Harper’s Weekly – November 7, 1874

Samuel Jones Tilden, 62, the Democratic candidate for President in 1876, was smart, knowledgeable about business, and a canny but devious politician. As perhaps the most eminent railroad lawyer in the country prior to the Civil War, he became wealthy and owned a comfortable home in New York City’s elegant Gramercy Park neighborhood. Personally, he was a cautious, introverted, dyspeptic, hypochondriac who remained a confirmed bachelor and had few close personal friends.

Tilden became chairman of the New York State Democratic Party in August 1866. While the Tweed Ring was consolidating its power at both local land state levels, Tilden kept quiet. During the 1868 campaign, when the Tweed ring used fraudulent voting to elect John Hoffman as governor, a letter went out under Tilden’s signature, to all county leaders asking for pre-election vote count estimates to be used in “adjusting” the returns. Mayor Oakey Hall may have forged the signature, but Tilden knew about it and did nothing to disclaim it at the time. After the first New York Times exposé of the Ring’s accounts in July 1871, it took Tilden two months to surface. After that, he played a meaningful role in replacing Comptroller Richard (Slippery Dick) Connolly, and bringing the Ring down.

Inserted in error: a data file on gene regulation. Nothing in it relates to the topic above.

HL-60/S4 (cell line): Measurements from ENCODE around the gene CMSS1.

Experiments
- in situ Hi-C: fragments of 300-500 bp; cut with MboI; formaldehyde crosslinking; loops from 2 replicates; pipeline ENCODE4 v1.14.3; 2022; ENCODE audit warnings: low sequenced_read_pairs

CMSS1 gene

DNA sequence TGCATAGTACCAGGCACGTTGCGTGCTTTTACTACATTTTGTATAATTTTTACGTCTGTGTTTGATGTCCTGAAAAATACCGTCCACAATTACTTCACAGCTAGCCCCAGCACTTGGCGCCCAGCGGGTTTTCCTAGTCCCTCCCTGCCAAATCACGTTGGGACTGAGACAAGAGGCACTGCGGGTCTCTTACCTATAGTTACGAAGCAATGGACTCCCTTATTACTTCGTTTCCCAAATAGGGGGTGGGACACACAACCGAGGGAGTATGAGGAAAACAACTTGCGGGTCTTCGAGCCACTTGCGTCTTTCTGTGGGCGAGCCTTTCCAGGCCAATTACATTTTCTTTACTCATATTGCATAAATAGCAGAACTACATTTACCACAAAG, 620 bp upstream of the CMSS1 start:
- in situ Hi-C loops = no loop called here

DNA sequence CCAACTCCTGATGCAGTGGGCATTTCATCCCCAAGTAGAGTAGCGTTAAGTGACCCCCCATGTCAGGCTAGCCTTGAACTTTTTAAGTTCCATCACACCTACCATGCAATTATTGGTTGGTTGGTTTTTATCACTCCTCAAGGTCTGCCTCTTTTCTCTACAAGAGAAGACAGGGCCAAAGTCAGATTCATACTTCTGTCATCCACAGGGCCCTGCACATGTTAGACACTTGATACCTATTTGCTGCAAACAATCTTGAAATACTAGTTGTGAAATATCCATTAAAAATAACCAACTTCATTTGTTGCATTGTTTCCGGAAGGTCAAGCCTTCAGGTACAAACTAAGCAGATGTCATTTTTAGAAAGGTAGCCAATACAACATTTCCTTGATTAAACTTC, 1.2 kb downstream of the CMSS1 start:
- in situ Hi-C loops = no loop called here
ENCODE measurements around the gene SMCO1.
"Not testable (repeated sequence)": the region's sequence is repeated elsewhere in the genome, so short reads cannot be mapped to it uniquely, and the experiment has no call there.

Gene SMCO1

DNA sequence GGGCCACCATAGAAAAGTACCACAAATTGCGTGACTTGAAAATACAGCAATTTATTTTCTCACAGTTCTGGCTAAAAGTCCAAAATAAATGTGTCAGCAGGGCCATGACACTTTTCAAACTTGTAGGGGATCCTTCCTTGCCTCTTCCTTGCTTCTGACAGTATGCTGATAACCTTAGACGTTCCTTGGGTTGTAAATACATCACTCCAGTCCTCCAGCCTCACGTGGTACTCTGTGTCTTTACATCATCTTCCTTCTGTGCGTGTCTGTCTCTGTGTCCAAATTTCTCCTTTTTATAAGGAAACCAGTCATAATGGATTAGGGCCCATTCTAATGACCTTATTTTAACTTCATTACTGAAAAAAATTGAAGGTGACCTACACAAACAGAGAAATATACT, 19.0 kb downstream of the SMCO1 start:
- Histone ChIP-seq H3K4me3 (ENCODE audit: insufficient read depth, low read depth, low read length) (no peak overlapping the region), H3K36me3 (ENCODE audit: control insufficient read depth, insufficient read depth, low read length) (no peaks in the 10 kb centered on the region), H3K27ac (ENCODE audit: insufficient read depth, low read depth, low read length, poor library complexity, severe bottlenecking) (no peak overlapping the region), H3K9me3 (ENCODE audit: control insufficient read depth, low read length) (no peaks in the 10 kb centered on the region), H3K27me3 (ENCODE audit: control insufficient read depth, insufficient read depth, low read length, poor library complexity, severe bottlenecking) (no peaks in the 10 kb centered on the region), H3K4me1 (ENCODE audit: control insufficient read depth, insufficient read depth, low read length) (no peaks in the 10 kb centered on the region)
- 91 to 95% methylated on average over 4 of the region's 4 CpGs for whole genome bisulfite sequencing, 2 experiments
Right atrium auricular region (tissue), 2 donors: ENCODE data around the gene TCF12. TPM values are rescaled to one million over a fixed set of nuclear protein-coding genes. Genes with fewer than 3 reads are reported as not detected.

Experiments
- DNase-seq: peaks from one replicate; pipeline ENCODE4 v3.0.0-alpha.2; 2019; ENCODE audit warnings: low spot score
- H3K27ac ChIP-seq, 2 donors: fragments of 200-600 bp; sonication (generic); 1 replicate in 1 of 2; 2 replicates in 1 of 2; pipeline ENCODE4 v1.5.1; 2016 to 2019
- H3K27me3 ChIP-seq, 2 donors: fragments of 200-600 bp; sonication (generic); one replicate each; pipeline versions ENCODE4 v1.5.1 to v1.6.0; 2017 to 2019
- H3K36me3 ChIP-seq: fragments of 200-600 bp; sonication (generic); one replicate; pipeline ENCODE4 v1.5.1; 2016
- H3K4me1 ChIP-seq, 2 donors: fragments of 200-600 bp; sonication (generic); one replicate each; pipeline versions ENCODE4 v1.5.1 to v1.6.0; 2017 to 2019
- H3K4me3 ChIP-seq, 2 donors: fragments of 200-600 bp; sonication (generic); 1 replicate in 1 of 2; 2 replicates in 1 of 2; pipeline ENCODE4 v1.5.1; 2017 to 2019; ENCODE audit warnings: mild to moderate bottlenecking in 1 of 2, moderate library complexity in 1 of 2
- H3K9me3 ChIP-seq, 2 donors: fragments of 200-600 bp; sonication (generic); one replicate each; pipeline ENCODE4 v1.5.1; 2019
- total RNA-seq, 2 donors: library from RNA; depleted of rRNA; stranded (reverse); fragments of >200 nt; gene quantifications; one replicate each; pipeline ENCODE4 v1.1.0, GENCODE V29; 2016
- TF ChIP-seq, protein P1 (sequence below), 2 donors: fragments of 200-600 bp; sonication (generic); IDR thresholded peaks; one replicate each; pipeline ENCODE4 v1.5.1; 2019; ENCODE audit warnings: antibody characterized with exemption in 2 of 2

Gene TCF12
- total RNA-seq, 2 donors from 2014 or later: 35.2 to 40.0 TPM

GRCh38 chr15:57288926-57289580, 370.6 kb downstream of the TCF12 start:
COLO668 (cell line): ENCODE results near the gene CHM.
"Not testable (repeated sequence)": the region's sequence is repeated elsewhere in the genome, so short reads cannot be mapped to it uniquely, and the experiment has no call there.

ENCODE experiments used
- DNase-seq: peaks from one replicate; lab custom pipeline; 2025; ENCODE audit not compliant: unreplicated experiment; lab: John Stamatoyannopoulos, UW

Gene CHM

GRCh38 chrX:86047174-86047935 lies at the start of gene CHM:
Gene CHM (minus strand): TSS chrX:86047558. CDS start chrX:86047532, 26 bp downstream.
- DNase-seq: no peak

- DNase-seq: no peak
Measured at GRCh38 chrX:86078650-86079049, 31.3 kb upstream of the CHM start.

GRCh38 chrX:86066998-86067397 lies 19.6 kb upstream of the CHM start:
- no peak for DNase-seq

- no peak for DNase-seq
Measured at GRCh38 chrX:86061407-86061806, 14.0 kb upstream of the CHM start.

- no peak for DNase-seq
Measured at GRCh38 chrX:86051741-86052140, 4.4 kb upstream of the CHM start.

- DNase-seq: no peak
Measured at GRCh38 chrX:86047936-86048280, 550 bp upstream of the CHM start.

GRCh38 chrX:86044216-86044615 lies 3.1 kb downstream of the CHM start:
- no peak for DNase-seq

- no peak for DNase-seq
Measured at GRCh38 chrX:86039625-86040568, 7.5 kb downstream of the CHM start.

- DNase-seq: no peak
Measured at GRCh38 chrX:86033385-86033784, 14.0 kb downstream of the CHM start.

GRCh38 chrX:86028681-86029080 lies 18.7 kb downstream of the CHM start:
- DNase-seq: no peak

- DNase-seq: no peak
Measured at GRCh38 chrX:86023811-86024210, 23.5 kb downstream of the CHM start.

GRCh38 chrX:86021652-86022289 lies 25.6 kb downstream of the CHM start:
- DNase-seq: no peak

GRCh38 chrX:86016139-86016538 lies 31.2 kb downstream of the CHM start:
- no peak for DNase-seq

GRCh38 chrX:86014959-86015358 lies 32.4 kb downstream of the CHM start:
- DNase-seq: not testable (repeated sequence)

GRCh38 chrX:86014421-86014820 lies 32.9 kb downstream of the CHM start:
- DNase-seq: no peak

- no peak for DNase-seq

However, Nast and Harper’s never forgave Tilden for being late to Tweed’s comeuppance. Just before Tilden’s 1874 election as governor, Nast pictured him as a Tammany Rat in a “historical” six-vignette cover cartoon. After “saving his reputation by the skin of his teeth” by walking away as Tammany crumbled (upper right), he presided as a hooded fox at a Reform meeting as “The shrewd lawyer and astute politician for the part he played in the campaign which overthrew Tammany.”